Google Stadia review roundup

It’s launch day for Google’s much-publicised streaming game platform, Stadia, but it’s also been a very wobbly plank walk for the tech leading up to the big day.

Springboarding off a disappointing games lineup and a Reddit session which revealed that plenty of Stadia’s key features wouldn’t be available for some time, there was panic in the air at the start of the week. Google rushed to expand its Stadia games list, perhaps hoping to soften the blow for both itself and its early adopters, but blood in the online water had already attracted some sharks, and hopes that Stadia was about to arrive fully formed as “the future of cloud gaming” were dashed for the most part.

Some reviewers have been tinkering with Stadia for a while ahead of today’s launch, and here’s what they have to say about it…

Nick Pino, Tech Radar:

“If you pay for 100Mbps internet speeds, Google Stadia will perform wonderfully and is the game-streaming service we’ve long waited for. That said, if you have a slower connection or you’re tied to a capped data plan, Stadia will still work, but it isn’t quite the ‘negative latency’ experience Google promised and chews through data quickly.”

Sean Hollister, The Verge:

“If you’re expecting it to look or work as well as a high-end gaming PC or even a high-end game console, or if you’re hoping for a killer app, you may come away disappointed. But the overarching reaction I had while playing Stadia was the same I have with half-decent headphones: I’d happily keep playing if I wasn’t already spoiled.”

Chris Plante, Polygon:

“By next year, the best thing about Stadia — letting players buy a game without all the extra costs — will likely be offered by rivals that have mastered the glamour and frills of hardware launches. While they don’t always deliver on their grandest ambitions, Sony and Microsoft both know how to deliver, at the very least, on the basics.”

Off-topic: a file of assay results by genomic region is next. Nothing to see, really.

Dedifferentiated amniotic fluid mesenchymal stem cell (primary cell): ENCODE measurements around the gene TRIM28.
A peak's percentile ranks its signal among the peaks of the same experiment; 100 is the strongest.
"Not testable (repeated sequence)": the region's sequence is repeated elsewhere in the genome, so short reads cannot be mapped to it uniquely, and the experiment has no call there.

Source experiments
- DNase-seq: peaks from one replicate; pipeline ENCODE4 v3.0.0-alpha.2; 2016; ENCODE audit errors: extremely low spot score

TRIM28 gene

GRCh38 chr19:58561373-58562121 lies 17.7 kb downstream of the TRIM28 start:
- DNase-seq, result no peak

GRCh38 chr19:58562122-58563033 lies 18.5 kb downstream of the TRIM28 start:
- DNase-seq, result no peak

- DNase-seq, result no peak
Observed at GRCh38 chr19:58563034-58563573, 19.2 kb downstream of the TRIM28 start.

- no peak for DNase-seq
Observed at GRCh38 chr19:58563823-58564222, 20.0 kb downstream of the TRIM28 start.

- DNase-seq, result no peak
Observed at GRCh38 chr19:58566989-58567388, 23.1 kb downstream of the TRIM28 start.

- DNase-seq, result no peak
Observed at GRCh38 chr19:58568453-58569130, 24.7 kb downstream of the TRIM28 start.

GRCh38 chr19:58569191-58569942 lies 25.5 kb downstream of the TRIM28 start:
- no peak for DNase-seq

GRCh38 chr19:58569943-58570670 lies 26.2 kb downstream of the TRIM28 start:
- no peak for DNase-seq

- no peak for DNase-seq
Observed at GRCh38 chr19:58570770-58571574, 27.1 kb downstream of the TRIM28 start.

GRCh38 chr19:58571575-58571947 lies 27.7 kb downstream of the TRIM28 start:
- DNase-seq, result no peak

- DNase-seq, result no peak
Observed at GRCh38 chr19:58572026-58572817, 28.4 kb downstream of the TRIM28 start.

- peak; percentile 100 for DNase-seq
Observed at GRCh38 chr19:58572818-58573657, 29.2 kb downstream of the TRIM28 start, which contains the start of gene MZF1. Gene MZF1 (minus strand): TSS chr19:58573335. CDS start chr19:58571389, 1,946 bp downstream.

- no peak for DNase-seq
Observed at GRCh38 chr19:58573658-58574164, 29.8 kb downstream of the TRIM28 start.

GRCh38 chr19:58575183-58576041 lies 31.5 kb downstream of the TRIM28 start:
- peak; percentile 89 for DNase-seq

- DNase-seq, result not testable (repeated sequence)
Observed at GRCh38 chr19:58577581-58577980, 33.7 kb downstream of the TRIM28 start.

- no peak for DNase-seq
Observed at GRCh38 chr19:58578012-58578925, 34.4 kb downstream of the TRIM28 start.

Paul Tamayo, Kotaku:

“Ultimately, I’m left feeling lukewarm on Stadia. Playing in Chrome caps your resolution to 1080p, it’s not really wireless with your phone, and there are a ton of missing features that people will just have to wait for. But when it works, you do get a glimpse of what being able to play games across multiple screens can look like, and you know what? That’s pretty damn cool.”

Scott Stein, Cnet:

“Stadia isn’t delivering new games yet, it’s just trying to deliver a new way to play through streaming. One that you can already get from other providers. Until Google finds a way to loop in YouTube and develop truly unique competitive large-scale games, Stadia isn’t worth your time yet. Yes, the future is possibly wild, and you can see hints of the streaming-only cloud-based playground Stadia wants to become. But we’ll see what it shapes into over the next handful of months and check back in.”

Paul Tassi, Forbes:

“I may have been a Stadia skeptic going into this test run, but I was willing to give it a chance. But this has been a catastrophe from start to finish during my testing phase, and the problem is that even if it did work flawlessly, which it absolutely doesn’t, the entire model seemed doomed from the start. This is an enormous miss from Google, and I am really wondering what the fallout is going to be from this ill-conceived early launch.”

Alex Hern, Guardian:

“Ultimately, the only real benefit of the system is the absence of that box under the TV. If your impeccable sense of interior design values that above game selection, price, offline play or community size, go for it. Otherwise, stick with a home console if AAA games are where your heart lies, or pick up Apple Arcade to see what a revolution looks like when it focuses on the games and not the technology.”

Richard Leadbetter, Guardian:

“Netflix works because the subscription model is easy to understand – you pay extra for more screens and UHD but that’s it. Stadia is the same in terms of demanding a premium for UHD (even if key titles don’t seem to be rendering at 4K) except that you’re still paying top-end prices for your games on top of that. Combined with the feeling that the platform and the ecosystem is still some way off completion and I do feel that it’s perhaps too early for Stadia to be rolling out as a full service, especially when games are limited and the all-important platform exclusives are very thin on the ground.”

Jess Grey, Wired:

“This isn’t a service meant to supplant the Alienwares and Razers of the world. It’s never going to be as sharp and responsive as gaming on a local machine will be, and latency will always be an issue, no matter how good the technology gets—and no matter what Google says about ‘negative latency.’ Google has a lot of features to flesh out and issues to address, but Stadia lives up to at least some of its lofty ambitions. It’s positioned to bring gaming to more people on more platforms than ever before, and there’s something very exciting about that prospect.”

Wireframe #26 is out now

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